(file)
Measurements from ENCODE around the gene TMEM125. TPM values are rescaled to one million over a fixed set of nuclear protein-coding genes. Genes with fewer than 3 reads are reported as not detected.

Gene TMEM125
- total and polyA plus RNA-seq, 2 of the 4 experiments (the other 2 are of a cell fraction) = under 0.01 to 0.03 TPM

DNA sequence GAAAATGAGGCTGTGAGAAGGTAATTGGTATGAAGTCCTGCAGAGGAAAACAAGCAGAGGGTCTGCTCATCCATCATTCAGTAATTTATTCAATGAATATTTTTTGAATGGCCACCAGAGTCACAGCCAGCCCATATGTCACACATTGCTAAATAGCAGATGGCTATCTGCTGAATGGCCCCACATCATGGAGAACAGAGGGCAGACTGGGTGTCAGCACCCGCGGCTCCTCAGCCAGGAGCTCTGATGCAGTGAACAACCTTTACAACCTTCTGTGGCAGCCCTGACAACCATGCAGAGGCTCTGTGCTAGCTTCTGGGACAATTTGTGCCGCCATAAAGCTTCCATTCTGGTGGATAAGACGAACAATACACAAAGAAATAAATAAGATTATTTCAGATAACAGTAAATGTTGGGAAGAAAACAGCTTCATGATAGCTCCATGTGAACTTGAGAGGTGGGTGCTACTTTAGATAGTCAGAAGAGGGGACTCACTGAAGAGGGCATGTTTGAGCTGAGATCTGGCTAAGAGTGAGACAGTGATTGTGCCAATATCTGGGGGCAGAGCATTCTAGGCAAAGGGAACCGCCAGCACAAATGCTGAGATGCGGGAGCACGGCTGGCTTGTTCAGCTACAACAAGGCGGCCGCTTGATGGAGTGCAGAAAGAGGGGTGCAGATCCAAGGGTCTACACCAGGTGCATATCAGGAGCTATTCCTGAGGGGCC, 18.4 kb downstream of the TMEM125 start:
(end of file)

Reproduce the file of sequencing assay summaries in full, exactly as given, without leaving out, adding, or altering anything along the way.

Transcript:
Measurements from ENCODE around the gene TMEM125. TPM values are rescaled to one million over a fixed set of nuclear protein-coding genes. Genes with fewer than 3 reads are reported as not detected.

Gene TMEM125
- total and polyA plus RNA-seq, 2 of the 4 experiments (the other 2 are of a cell fraction) = under 0.01 to 0.03 TPM

DNA sequence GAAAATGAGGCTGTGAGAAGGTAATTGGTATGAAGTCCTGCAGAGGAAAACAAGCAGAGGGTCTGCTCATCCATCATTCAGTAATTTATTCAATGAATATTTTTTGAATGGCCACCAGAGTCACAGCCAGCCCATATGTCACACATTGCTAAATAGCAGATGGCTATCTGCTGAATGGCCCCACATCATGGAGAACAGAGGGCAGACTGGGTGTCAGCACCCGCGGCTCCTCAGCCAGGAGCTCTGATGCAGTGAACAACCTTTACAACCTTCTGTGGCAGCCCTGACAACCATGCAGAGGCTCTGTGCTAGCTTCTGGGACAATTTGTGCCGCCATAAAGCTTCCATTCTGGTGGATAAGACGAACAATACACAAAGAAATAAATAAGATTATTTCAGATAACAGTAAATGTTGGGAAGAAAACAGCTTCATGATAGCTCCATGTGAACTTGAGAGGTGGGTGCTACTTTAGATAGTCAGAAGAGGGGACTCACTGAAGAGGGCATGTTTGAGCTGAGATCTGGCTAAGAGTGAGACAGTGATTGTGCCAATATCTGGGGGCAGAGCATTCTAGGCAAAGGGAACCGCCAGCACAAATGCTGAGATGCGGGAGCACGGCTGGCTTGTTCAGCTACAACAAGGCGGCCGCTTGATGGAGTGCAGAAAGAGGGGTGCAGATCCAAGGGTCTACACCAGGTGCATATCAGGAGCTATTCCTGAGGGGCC, 18.4 kb downstream of the TMEM125 start: